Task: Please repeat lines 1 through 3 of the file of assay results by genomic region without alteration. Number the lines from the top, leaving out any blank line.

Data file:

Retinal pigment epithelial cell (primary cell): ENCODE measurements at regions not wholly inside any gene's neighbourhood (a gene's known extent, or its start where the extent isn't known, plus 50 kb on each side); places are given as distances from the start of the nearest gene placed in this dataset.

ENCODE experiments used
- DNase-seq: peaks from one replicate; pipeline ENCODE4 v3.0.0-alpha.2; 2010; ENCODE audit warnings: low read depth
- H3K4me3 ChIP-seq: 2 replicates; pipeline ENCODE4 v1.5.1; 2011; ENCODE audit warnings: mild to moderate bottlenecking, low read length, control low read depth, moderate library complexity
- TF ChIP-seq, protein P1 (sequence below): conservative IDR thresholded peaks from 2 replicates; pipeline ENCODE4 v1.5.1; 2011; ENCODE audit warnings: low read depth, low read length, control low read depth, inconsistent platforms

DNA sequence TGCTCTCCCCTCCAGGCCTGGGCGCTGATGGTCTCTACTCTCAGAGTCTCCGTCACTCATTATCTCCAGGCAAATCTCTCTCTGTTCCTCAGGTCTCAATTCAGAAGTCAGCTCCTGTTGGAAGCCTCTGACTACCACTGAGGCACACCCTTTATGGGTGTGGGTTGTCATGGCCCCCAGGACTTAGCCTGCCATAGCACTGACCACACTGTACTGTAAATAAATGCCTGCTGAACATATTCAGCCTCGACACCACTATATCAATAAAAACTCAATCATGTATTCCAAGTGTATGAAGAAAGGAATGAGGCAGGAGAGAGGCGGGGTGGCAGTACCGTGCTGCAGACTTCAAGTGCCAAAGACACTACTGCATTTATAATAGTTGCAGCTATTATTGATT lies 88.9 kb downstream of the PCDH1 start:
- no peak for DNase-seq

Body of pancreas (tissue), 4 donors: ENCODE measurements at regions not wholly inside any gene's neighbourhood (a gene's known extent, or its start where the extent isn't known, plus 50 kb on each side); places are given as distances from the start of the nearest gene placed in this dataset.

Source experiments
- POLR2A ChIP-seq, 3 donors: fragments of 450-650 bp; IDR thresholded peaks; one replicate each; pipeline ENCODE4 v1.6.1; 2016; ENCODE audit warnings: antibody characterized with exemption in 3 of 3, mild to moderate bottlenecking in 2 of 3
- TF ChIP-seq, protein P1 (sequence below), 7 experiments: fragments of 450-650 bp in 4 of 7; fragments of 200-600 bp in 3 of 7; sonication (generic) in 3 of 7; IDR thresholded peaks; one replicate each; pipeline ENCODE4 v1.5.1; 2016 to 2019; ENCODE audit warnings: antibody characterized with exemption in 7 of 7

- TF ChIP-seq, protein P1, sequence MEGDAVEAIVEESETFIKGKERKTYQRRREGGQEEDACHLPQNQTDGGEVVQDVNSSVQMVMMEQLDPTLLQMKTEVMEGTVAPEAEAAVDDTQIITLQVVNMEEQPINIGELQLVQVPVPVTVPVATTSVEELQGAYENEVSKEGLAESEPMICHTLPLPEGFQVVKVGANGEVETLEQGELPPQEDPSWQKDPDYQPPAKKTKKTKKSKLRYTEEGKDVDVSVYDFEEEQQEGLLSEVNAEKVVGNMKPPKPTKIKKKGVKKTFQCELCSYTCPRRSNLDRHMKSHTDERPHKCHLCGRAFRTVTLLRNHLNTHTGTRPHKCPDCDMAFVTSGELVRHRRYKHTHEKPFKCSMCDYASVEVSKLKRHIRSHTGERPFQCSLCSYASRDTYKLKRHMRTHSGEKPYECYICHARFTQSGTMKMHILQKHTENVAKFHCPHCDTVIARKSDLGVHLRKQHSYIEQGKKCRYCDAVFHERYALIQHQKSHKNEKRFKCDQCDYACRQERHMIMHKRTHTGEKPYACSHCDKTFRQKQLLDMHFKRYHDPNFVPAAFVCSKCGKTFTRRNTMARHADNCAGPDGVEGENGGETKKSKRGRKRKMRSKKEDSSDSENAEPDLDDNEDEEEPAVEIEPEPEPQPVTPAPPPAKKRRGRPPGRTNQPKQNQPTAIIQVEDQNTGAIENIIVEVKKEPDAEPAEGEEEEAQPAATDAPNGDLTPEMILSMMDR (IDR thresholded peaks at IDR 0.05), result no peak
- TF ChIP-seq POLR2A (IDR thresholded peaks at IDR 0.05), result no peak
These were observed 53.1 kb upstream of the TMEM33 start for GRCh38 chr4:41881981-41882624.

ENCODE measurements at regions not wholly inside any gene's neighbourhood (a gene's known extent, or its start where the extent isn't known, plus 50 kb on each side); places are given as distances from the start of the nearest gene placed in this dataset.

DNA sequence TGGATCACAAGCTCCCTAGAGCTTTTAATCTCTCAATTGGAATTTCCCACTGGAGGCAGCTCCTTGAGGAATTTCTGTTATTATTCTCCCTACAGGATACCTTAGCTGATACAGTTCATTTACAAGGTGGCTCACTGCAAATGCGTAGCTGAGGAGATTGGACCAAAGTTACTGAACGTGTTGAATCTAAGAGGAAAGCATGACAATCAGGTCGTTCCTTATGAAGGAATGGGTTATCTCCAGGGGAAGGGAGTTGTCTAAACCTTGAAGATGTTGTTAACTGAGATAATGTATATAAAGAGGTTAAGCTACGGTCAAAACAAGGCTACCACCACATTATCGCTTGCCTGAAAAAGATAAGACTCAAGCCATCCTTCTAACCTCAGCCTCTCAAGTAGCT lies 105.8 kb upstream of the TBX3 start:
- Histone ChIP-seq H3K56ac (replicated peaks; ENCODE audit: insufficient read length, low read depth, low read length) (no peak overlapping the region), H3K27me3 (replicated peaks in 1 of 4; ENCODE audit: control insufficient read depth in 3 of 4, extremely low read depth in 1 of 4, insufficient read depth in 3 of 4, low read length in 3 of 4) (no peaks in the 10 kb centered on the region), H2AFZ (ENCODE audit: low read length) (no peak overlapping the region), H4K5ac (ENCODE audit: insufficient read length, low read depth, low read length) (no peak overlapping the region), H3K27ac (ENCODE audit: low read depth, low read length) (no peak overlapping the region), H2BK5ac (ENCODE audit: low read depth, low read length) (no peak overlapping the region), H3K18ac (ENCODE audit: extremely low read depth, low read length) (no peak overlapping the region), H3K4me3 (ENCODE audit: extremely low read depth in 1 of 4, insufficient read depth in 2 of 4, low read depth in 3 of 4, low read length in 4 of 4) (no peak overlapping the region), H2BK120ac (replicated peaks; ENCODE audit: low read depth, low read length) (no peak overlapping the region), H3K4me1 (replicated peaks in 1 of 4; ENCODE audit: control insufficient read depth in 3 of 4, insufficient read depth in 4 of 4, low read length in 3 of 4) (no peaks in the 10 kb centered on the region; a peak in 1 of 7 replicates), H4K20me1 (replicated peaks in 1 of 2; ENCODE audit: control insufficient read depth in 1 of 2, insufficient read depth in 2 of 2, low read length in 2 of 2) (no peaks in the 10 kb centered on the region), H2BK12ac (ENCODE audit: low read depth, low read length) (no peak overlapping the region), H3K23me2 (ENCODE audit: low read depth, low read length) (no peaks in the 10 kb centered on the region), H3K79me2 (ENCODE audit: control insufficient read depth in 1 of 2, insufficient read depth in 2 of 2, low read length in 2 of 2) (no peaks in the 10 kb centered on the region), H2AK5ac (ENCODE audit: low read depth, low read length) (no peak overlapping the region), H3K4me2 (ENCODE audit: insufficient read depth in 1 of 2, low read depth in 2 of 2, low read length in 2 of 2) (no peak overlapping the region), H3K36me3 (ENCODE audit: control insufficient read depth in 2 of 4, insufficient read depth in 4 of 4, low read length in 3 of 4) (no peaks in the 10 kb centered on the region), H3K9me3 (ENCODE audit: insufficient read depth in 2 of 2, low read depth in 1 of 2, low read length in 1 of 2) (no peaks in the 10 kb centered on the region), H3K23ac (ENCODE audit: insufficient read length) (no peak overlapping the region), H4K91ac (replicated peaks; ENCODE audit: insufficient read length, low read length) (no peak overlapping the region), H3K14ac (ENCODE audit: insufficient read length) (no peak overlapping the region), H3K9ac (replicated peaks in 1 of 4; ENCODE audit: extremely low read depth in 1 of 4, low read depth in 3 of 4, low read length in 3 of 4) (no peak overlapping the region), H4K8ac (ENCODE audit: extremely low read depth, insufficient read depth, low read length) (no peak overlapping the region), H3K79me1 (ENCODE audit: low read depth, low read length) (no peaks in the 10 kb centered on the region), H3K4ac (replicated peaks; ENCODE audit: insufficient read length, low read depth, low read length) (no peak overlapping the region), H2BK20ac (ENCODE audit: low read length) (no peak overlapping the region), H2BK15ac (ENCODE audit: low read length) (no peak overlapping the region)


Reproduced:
Retinal pigment epithelial cell (primary cell): ENCODE measurements at regions not wholly inside any gene's neighbourhood (a gene's known extent, or its start where the extent isn't known, plus 50 kb on each side); places are given as distances from the start of the nearest gene placed in this dataset.

ENCODE experiments used
- DNase-seq: peaks from one replicate; pipeline ENCODE4 v3.0.0-alpha.2; 2010; ENCODE audit warnings: low read depth